Unfortunately, BJP national leadership is still living in the ivory tower of euphoria of winning parliamentary elections. They are unable to see the folly of defending Shivraj. There was a time when BJP could claim a high moral ground. In those days, mere mention in a scam led Advani to render his resignation. It was not too long ago when Uma Bharti resigned her position as Chief Minister of Madhya Pradesh on being named as an accused in a small inconsequential case. From those high standards to standing behind Shivraj in Vyapam has been a great fall for a party that at one time promised zero tolerance to corruption.
National leadership of BJP must realize that Vyapam is no ordinary scam; and the ill effects of Vyapam will be felt by the party across the country for a long time to come. The party has already made blunders in handling the super-mega-scam. The legalistic approach that the party seems to be adopting is a political hara-kiri. It is high time that the party put its ear to the ground and listened to the private whispering voices of innumerable people of Madhya Pradesh.
Time is running out for BJP to save itself from the political fall-out of Vyapam. The party must stop defending the indefensible. It has no option but to carry out a purge in the state sacrificing many top leaders, throwing them behind bars and putting a new team of fresh capable faces in the forefront. Yes, this is drastic and will need political will, strength and courage. Undoubtedly, this is the biggest test of Narendra Modi's leadership qualities. If he carries out the purge in Madhya Pradesh, he will face turbulence for some time but will subsequently rise to new heights. On the other hand, if Modi and Amit Shah are seen as defending Shivraj, they will lose all credibility and stature in public eyes. Let us hope that they choose to bite the bullet; because if they do not, not just the BJP, the country will be the loser.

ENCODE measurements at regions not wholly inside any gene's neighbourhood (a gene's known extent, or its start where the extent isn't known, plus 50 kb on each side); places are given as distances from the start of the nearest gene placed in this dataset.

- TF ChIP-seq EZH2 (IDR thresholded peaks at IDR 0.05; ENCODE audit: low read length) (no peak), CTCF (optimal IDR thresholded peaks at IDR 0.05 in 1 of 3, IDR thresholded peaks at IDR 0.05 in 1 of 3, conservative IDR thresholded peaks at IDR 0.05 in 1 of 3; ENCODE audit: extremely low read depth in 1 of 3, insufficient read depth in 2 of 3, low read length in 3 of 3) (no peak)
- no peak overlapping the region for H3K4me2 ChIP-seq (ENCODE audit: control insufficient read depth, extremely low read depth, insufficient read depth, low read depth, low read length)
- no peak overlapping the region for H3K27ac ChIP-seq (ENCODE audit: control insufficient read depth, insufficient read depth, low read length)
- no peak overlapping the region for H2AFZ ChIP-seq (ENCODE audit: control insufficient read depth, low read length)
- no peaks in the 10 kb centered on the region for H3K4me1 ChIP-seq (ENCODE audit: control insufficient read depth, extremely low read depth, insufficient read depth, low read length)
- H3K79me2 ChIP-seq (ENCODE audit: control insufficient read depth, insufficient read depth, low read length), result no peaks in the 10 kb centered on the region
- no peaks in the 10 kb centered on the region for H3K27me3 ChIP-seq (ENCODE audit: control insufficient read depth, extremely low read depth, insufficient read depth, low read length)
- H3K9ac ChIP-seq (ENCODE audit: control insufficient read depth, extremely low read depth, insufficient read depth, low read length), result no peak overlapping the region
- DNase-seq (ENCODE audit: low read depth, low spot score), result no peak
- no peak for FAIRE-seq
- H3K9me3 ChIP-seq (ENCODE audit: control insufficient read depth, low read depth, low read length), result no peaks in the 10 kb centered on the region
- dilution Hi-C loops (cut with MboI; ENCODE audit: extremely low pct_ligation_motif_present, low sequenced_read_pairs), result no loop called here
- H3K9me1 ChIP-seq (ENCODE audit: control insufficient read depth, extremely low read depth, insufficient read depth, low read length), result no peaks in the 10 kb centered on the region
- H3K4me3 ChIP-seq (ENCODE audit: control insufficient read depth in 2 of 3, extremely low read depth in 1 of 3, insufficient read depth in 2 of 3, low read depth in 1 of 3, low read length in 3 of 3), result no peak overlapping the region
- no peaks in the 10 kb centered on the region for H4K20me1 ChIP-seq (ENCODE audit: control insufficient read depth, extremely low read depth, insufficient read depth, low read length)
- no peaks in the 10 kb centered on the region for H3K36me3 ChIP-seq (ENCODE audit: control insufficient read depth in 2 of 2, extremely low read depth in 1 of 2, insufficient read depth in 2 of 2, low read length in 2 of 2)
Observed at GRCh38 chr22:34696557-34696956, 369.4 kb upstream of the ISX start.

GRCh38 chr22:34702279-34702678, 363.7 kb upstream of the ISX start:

20 July 2015
Please write to me your comments about the above article.
ANIL CHAWLA is an engineer and a lawyer by qualification but a philosopher by vocation and a legal and management consultant by profession.